About 80 people have been killed by a car bomb in the holy city of Najaf - among them leading Shia Muslim politician Ayatollah Mohammed Baqr al-Hakim.
The bomb blast caused chaos and devastation
At least 100 were also injured in the explosion near the Tomb of Ali in the central Iraqi city, one of the holiest shrines for Shia Muslims.
No group has admitted carrying out the attack - among the worst in the region for 20 years - which took place just as main weekly prayers were ending.
Shia figures suggest that supporters of ousted Iraqi leader Saddam Hussein could be behind the attack in an attempt to further destabilise the country.
Ayatollah Hakim - the leader of an Iran-backed group, the Supreme Council for the Islamic Revolution in Iraq (Sciri) - had returned to Iraq in May after spending more than two decades in exile in Iran.
His nephew Mohsen Hakim told the BBC the bomb planted next to his uncle's car exploded as he got into his vehicle after leaving the mosque.
Supporters of the ayatollah had earlier received information that there was a plot to attack him and had taken all necessary measures to try to protect him, his nephew said.
In his last sermon, the ayatollah had denounced loyalists of Saddam Hussein who he said were "now targeting the Marjiya (the top Shia religious leaders)".
The BBC's Jihan al-Ailaily at the main hospital in Najaf says doctors were overwhelmed by casualties.
She says surgeons were working non-stop to care for the wounded and issued a call for blood donations.
Part of the entrance to the mosque is said to have collapsed on the crowd, trapping many people.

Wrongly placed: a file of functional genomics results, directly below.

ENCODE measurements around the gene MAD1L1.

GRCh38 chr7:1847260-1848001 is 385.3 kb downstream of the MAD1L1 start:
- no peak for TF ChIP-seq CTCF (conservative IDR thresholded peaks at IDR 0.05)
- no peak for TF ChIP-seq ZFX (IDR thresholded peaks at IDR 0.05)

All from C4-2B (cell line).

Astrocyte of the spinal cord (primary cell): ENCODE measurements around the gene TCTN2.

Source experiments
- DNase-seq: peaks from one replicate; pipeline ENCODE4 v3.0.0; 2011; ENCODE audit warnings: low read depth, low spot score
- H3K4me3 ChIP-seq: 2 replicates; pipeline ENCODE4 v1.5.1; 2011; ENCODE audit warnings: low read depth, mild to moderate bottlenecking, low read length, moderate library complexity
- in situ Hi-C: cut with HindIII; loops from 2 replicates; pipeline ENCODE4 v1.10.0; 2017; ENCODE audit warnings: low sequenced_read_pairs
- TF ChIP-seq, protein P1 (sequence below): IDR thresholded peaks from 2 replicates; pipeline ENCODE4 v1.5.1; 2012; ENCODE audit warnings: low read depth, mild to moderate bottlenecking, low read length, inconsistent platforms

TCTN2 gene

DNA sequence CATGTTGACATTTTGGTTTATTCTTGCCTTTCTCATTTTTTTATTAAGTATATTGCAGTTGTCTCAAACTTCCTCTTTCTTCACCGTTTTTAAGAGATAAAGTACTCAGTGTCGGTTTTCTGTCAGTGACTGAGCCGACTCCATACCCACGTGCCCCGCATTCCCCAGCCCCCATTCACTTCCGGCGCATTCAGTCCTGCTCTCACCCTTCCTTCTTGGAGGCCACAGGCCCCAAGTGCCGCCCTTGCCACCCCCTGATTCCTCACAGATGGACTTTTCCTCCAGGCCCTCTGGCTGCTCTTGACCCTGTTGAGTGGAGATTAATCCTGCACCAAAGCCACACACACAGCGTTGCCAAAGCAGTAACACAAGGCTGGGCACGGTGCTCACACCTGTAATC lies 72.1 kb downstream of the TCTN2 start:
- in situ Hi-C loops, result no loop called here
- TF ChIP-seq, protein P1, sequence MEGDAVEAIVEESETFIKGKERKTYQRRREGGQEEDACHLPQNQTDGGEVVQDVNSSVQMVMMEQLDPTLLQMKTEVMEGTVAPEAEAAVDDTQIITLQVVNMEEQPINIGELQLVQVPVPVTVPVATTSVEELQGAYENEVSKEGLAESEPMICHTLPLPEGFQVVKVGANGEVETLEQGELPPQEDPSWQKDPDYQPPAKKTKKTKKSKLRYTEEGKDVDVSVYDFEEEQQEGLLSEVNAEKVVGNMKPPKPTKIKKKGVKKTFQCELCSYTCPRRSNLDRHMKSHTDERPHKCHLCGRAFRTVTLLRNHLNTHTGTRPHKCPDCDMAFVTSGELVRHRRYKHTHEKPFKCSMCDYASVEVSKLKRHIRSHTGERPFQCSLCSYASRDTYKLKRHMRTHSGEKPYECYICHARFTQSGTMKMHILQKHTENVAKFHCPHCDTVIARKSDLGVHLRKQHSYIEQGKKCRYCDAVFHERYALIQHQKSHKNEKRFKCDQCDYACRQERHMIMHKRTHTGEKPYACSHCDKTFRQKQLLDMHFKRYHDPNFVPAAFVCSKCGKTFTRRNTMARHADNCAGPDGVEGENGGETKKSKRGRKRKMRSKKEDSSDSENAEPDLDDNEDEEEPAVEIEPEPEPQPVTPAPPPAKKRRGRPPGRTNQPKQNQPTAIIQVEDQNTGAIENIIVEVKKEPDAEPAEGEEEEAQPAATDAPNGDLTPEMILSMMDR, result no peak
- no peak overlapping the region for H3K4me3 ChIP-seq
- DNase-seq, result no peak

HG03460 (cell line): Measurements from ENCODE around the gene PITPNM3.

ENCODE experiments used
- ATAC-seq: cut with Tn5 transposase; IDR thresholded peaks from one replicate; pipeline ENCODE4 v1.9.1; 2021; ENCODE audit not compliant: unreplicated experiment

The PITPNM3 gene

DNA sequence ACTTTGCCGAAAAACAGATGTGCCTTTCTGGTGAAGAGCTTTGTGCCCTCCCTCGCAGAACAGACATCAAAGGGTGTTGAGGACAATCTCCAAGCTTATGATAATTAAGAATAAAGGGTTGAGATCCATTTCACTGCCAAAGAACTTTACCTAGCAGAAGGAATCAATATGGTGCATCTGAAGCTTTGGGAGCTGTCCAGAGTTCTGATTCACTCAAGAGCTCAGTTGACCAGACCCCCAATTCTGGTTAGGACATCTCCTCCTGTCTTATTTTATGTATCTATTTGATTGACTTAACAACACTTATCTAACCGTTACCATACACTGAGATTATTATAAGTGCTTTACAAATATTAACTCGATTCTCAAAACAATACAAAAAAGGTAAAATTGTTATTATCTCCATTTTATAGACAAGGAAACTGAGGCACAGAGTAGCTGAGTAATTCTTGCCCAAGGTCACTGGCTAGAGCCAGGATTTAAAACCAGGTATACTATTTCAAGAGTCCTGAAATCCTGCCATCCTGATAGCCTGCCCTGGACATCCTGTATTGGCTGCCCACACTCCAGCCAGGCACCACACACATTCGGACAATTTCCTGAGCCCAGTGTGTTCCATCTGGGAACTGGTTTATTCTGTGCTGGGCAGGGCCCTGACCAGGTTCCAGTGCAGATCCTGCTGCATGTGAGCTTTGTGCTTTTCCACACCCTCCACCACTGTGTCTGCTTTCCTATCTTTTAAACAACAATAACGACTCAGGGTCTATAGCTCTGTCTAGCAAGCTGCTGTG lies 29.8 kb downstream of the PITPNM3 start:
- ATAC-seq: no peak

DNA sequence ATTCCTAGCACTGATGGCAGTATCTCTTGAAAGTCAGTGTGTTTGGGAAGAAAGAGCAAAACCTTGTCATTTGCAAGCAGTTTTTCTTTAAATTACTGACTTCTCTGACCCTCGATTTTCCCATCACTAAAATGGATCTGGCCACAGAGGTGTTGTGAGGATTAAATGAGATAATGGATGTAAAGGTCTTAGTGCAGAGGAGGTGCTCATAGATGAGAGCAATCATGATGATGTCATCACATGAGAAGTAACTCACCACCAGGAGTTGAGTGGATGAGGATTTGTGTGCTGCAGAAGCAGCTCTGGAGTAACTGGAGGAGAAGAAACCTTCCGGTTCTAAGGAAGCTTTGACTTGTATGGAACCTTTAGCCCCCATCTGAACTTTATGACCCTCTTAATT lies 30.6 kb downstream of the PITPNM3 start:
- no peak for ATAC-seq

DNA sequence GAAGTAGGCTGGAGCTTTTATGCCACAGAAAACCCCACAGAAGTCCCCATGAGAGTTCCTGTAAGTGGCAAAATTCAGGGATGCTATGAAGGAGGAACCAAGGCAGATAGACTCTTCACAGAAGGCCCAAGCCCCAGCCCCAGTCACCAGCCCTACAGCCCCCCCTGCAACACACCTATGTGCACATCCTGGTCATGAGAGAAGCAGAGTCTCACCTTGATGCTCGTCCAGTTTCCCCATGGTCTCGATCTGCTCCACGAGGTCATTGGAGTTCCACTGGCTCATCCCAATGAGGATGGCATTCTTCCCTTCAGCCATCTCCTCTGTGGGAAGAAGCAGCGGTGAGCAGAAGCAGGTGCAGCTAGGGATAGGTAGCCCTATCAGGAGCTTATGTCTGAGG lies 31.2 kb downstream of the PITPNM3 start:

BBC Middle Eastern affairs analyst Roger Hardy says that although critical of the Americans, the 63-year-old ayatollah was ready to work with them - a decision that earned him the hostility of more radical Shia factions.
But, our correspondent adds, if elements loyal to the old regime wanted to settle scores with the Shia and destabilise the country still further, they may have found a very effective way of doing so.
A Sciri spokesman in London, Hamid al-Bayati, told the BBC that when visiting Baghdad in May and June, he had told the US occupation authorities that protection of holy places and leading clerics should be stepped up.
"The allies did not respond to this proposal," Mr Bayati said. "I blame them for negligence in not protecting holy places and holy men."
A US military spokesman said no coalition forces were in the area "because
it is considered to be sacred ground".
The top US civilian official in Iraq, Paul Bremer, denounced the attack, saying "the enemies of the new Iraq will stop at nothing".
A Shia member of Iraq's Governing Council, Mowaffaq al-Rubaie, told the BBC that the council would be holding an emergency meeting in response to the bombing.
One of Ayatollah Hakim's younger rivals in Najaf, Shia cleric Moqtada Sadr, denounced the attack and called a three-day strike.
"We are calling for the people ... to demonstrate to condemn this crime," he told the Arab news channel al-Jazeera.
Thousands of Shias waving banners and pictures of Ayatollah Hakim
marched through Baghdad, many beating themselves in grief
at the cleric's death.
In Iran, Supreme Leader Ayatollah Ali Khamenei announced three days of mourning.
"The martyrdom of (Hakim)... is a grave catastrophe for the Iraqi nation and is another document of the occupiers' crimes which have imposed insecurity and chaos on Iraq with their
illegitimate presence," he said.
In Lebanon, top Shia cleric Sayyid Mohammad Hussein Fadlallah described the attack as an act of savage terrorism against the unity of Muslims.
UK Foreign Secretary Jack Straw said the attack was the kind of nihilistic terrorism seen in last week's attack on the United Nations headquarters in Baghdad.
Najaf has been the scene of violence in recent months.
On Sunday, three people were killed there in an assassination attempt on another leading Shia Muslim cleric, Grand Ayatollah Seyed Mohammed Said al-Hakim - the uncle of the Sciri leader.
Four months ago Abdel-Majid al-Khoei, a prominent cleric who had returned from exile in London, was killed in the city.